How about networking stopping to function, Windows throwing a tantrum and refusing to install drivers, etc?
They do so exist.
It also doesn't exist. All XHTML 1.1 is strict. The three variants exist only for 1.0.Quote:
XHTML 1.1 Strict pwns.
CSS3 isn't even finished, so don't blame any browser for not supporting it fully.
Note that despite the criticism IE7 was a giant leap towards standards conformance. Still not entirely satisfying, but IE7 definitely shown the idea of W3C Standards support is finally ingrained in Microsoft's development team minds. Gone are the horrid days of browser dependency and we just need to wait a little more for IE6 to be completely wiped out without even the right to a decent funeral.
What are you talking about? IE7 already offers a solid support for CSS 2.1. Certainly it's not something to be completely proud of, but IE7 also made a huge step into CSS conformance. IE 8 is going to fully support CSS 2.1. Earlier tests revealed IE8 to finally pass the Acid2 test and join Opera and Safari.Code:
Anyway, it can't handle CSS2 nor CSS3
Ironically enough Firefox 3 still fails this test. Apparently there was one one nightly build who managed to pass. But later changes changed this again.
As for CSS3 well... no one will support it until it is finished.
Huh? My Firefox 3 nightlies pass Acid2. Not booted into the experimental system, so no screenshots now, but I specifically checked this.
As for XHTML 1.1 suppport, I'm not entirely sure how it is going. I think that all browsers without exception range is very-poor-to-no support. Let us not forget that 1.1 is not intended to be served as HTML, contrary to 1.0. This, I believe, forces companies into not being so happy to include full support to XHTML 1.1 for reasons of backwards compatibility.
On the other hand 1.1 modules seem to demand a radical change in the renderer design. I'm not entirely sure of exactly how XHTML 1.1 differs from 1.0. I didn't bother myself with the specifications much. All I did on a few occasions when feeling bored was to skim through the document.
The thing is that Berners-Lee himself is not happy with the state of XHTML adoption. I see this as a sign 1.1 - being still a working draft - is going sooner or later to be either largely revamped or dropped in favor of yet another XHTML transitional specification.
HTML 5 and its XHTML serialization will probably displace XHTML 1.1 and XHTML 2.0 pretty much completely.
XHTML should gain some more publicity once IE supports it.
The reason XHTML is not so widely used is due to Microsoft's IE can't handle it and serving XHTML in HTML defeats its purpose.
But... we'll see.
That reminds me...
You'd think there ought to be less entropy in W3C published drafts. HTML 5 completely confuses me, CornedBee. Do you think that it has contributed the the general lack of interest on part of browser vendors towards XHTML past 1.0?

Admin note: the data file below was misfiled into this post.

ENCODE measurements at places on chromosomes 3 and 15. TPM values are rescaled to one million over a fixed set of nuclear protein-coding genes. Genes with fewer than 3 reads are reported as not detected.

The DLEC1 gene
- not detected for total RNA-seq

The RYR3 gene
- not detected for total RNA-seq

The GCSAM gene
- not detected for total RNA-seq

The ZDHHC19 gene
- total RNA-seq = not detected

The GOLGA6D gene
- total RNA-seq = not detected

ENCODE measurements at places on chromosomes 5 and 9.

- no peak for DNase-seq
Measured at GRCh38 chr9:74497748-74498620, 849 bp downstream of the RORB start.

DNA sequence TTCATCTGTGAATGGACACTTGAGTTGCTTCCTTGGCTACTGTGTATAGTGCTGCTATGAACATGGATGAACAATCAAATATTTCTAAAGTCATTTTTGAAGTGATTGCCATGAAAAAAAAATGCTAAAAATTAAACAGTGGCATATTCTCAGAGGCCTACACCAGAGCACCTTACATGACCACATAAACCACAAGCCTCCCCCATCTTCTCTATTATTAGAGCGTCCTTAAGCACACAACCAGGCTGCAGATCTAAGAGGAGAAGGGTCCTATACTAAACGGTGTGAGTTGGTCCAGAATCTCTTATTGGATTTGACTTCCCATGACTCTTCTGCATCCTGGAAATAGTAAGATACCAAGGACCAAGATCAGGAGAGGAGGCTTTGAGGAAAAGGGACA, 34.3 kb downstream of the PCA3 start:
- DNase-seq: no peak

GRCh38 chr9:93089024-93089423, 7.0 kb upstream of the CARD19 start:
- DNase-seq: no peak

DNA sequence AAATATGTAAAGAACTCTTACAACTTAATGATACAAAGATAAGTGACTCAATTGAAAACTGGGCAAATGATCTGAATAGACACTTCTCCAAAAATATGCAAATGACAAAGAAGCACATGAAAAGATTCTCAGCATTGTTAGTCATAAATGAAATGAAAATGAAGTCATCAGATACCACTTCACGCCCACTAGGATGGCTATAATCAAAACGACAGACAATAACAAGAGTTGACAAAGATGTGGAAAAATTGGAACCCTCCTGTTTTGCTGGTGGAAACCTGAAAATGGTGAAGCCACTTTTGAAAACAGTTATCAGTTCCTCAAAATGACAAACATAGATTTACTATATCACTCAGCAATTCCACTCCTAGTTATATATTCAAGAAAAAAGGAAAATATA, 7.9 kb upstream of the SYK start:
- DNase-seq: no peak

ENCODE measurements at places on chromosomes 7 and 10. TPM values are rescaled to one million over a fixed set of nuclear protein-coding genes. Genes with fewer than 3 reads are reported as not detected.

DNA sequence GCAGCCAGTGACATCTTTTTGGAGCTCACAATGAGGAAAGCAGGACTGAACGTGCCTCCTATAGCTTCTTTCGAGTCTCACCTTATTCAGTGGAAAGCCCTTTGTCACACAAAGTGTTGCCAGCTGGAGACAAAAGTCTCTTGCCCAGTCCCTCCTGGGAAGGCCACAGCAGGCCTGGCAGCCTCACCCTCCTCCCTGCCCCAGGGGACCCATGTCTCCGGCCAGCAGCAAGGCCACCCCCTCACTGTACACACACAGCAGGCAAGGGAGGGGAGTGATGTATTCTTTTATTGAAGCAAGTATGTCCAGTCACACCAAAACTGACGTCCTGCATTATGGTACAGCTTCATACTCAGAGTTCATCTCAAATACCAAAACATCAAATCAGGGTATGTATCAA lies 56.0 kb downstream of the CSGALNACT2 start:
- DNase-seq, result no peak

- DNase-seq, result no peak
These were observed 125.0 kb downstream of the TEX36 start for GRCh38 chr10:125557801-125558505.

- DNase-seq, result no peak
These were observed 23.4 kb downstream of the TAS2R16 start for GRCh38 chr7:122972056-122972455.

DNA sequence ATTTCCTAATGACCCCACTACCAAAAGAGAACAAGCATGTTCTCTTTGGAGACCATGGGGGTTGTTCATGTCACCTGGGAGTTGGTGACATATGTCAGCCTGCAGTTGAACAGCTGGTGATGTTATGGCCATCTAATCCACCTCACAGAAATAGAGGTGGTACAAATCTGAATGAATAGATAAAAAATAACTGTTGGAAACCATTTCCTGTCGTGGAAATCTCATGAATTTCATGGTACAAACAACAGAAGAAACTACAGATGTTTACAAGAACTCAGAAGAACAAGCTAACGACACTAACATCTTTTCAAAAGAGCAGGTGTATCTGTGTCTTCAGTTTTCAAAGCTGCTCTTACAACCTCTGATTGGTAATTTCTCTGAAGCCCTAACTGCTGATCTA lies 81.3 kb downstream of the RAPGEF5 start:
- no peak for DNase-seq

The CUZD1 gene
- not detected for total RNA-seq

Just went and confirmed that Fox3 passes. Your source has a buggy nightly, weird settings, or an extension that messes things up.
The standards have grown historically. HTML 4.01 was the last HTML standard. Then they published XHTML 1.0, which was just a reformulation of HTML 4.01 using XML syntax. XHTML 1.0 doesn't even define element semantics, instead making a normative reference to HTML 4.01. XHTML 1.0 also contains the famous Appendix C, guidelines for serving XHTML 1.0 as text/html.
XHTML 1.1 breaks with HTML and defines element semantics on its own. It also uses the XHTML modularization so it's conceptually split into parts. This has no practical effect. XHTML 1.1 has no Appendix C and must not be served as text/html.
XHTML 2.0 completely breaks with everything. It defines a new set of elements with new or revised semantics. It was a nice attempt, but too radical. It was developed pretty much under exclusion of the public and at a crawling pace.
Eventually, the W3C realized that nobody cared about XHTML 2, hardly anyone adopted XHTML 1.1, and a lot of pages that claimed to be XHTML 1.0 were really HTML. The standards had failed. So they dissolved the HTML working group and reformed it from scratch. Using WHAT WG HTML 5 as a basis, they're now writing W3C HTML 5.
But if it is correct XHMTL 1.0 failed (I object to that), it failed on the user base side. And this is not new to anyone since HTML in any version or shape has always been poorly adopted by the web development community - exactly the reason why XHTML was designed.
I will have to take a look at HTML 5. But if it shares the same SGML bloodline of HTML 4, I don't see how it will bring some order into web developers.